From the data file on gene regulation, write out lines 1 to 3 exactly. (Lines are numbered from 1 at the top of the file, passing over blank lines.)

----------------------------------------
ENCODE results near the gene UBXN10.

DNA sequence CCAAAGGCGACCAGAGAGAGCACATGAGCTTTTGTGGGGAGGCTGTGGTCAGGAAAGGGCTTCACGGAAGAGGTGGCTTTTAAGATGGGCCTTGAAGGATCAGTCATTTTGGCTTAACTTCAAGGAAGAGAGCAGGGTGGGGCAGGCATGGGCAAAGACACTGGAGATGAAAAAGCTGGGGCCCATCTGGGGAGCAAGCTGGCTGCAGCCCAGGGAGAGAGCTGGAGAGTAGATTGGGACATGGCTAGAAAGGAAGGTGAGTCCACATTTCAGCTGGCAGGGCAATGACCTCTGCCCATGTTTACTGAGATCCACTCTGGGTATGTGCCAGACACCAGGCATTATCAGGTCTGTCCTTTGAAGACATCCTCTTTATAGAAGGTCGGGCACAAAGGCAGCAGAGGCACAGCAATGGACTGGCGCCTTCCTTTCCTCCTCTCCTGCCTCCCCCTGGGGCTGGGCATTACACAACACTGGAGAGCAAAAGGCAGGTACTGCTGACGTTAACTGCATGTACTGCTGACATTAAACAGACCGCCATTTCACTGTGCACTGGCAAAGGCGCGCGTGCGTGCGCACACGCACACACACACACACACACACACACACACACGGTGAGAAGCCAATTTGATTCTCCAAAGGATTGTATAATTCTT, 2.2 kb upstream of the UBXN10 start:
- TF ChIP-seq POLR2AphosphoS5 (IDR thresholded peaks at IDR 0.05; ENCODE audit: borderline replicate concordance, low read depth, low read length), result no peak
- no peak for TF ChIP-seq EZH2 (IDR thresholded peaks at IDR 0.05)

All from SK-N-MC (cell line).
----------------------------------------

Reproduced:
ENCODE results near the gene UBXN10.

DNA sequence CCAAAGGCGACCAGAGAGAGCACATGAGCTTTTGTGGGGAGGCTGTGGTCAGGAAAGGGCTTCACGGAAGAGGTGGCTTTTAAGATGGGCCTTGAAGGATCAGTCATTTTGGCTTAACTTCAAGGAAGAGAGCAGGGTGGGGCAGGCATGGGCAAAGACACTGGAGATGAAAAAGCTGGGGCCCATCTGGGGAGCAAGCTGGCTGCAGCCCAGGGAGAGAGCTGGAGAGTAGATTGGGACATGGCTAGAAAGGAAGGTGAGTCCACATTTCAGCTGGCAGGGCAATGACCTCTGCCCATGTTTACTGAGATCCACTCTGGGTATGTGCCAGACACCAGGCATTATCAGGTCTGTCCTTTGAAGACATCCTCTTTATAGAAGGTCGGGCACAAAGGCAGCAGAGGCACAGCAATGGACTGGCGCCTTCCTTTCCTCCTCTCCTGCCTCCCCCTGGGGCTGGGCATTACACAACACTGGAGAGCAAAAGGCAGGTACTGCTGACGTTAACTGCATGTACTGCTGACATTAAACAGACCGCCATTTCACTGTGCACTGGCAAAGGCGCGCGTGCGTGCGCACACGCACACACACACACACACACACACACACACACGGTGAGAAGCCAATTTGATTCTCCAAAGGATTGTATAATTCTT, 2.2 kb upstream of the UBXN10 start:
- TF ChIP-seq POLR2AphosphoS5 (IDR thresholded peaks at IDR 0.05; ENCODE audit: borderline replicate concordance, low read depth, low read length), result no peak